It’s finally happened! I’ve finally gone and blown my allotted monthly bandwidth out of the water. So (sorry to be a nuisance) I’d like to quickly ask everyone once again that whenever you come to check for updates, please take a second and also check out my Google ads (to the left or at the bottom of the page). It really helps me pay for the (now more costly) hosting, and so far this month out of the 8,000 people who’ve stopped by only eleven have actually clicked an ad. Click, clickity click-click!
So, as I mentioned in my last post there are pretty much two kinds of festivals in Japan: the beauty kind and the rowdy kind. Saturday afternoon’s Jidai Matsuri was without a doubt the beauty kind. Saturday evening’s Kurama Fire Festival was the rowdy kind. Just try to imagine a tiny mountain town with only one thin road dividing its two rows of traditional wooden houses. Now imagine that same town filled with the population of mainland China as well as a large number of torches weighing well over 100kgs each. Welcome to the Kurama Himatsuri.
Luckily, because I chose to ride my bike up the mountain rather than taking a train I arrived with plenty of time to not only secure a decent viewing position, but to enjoy a nice bowl of hot noodles as well. And while searching for a good spot I was lucky to run into a bunch of friends from Ritsumeikan. So I joined up with Hidy, Yanti, Sonya, and Nancy, and we positioned ourselves in front of small family bonfire to wait for the real show to begin.
The festival itself started rather slowly, first with a number of people walking through the street each carrying a single torch. Soon the big boys were hauled in, far too large for a one man but manageable for two or three. We still weren’t sure if the festival had actually started or if they were only prepping. Then came the real monsters: three-story tall torches requiring teams of men, all dressed in butt-revealing loincloths that would soon become singed by falling ashes and soaked by the water that was continuously being splashed over the torches (and often, the crowds) to keep the fires under control.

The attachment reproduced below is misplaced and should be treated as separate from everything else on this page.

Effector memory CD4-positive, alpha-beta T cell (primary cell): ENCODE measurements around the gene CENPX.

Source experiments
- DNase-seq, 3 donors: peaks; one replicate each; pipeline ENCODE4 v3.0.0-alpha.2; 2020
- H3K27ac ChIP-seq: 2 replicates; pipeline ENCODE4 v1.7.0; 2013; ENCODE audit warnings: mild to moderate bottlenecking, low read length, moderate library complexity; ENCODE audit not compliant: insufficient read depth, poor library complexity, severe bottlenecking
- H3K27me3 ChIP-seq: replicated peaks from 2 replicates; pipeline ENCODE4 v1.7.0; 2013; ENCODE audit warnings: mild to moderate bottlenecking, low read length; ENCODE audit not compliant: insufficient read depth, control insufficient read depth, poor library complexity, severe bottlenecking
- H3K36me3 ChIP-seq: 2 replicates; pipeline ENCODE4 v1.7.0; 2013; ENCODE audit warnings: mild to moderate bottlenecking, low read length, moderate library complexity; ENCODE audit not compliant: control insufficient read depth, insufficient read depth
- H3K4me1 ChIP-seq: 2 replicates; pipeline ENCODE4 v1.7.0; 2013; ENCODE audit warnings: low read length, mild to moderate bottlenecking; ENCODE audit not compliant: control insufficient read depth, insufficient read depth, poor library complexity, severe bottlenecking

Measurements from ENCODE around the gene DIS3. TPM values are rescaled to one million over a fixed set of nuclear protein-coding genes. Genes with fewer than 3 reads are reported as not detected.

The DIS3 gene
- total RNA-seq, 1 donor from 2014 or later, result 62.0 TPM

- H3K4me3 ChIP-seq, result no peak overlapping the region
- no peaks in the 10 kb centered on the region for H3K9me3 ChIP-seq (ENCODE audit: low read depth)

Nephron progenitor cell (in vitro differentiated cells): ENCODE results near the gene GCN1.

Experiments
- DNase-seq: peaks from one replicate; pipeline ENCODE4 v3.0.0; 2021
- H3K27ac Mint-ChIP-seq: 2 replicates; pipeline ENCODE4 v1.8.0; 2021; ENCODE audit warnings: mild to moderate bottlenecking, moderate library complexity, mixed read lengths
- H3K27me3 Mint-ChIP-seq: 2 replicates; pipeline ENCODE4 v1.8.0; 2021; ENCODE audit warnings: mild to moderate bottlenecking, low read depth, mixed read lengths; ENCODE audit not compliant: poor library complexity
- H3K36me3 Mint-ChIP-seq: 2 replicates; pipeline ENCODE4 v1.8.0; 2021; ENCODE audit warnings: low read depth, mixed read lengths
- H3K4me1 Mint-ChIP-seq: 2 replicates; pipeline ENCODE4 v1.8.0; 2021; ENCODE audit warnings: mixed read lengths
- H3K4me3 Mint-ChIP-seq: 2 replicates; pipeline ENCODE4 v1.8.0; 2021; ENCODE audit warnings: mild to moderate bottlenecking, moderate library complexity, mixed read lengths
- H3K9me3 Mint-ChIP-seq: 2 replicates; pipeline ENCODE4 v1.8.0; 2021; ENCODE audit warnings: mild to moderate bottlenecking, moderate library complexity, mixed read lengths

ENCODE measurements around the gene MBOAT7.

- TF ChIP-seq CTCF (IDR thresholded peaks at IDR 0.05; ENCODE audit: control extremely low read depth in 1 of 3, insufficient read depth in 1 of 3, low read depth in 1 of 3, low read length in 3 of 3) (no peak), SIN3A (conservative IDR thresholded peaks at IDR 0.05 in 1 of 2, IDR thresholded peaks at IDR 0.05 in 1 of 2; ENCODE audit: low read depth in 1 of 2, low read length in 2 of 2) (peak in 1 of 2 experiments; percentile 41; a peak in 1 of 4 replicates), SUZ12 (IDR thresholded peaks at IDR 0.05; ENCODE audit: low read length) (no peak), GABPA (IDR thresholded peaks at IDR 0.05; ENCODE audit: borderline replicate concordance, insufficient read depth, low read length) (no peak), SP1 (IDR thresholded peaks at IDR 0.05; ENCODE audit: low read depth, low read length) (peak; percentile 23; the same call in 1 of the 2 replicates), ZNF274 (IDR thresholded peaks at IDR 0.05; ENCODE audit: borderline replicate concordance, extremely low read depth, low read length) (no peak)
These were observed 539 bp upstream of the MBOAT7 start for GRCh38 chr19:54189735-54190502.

Somehow the main event had started without anyone even noticing. But a quick reality check could instantly show that without a doubt we were in fact witnessing yet another Japanese festival. Perhaps the flowing crowds of people that kept me moving at the same pace in the same direction regardless of what I wanted to do was big enough a hint. So much for securing that vantage point!
Unfortunately even the slight elevation difference between Kyoto and Kurama led to a surprising difference in temperature, and as such it became increasingly difficult to bear the cold as the night wore on. But then again, we weren’t completely cold, per se. Our faces were burning from the flame and our eyes from the smoke. I guess it doesn’t sound like all that fun of a situation, but you’ll just have to take my word for it: it really was. One word of advice for next year’s viewers, though, is don’t underestimate the temperature difference. Even if you’re sweating in Kyoto bring a winter coat 🙂
To avoid getting stuck in too long a line for the train home my friends decided to head back at around 9:00, so I hung out a bit more on my own playing with some of the night settings on my new camera until what I determined to be the grand finale had passed. My conclusion was based on the number of flaming cinders that were airborne at any one time from the shaking of the torches. It was quite a few.
Then I headed back. The ride down the mountain was absolutely freezing, although to be honest I still really enjoyed it. This was now my second time riding up to Kurama, but even taking a slightly different route back it felt like I was exploring a totally new area. Stopping for a hot steamed bun to warm my hands, I made it home by around 10:00, early enough to camp out on the roof of my building and write up the previous post about the Jidai Matsuri (rather than study for Monday’s midterm).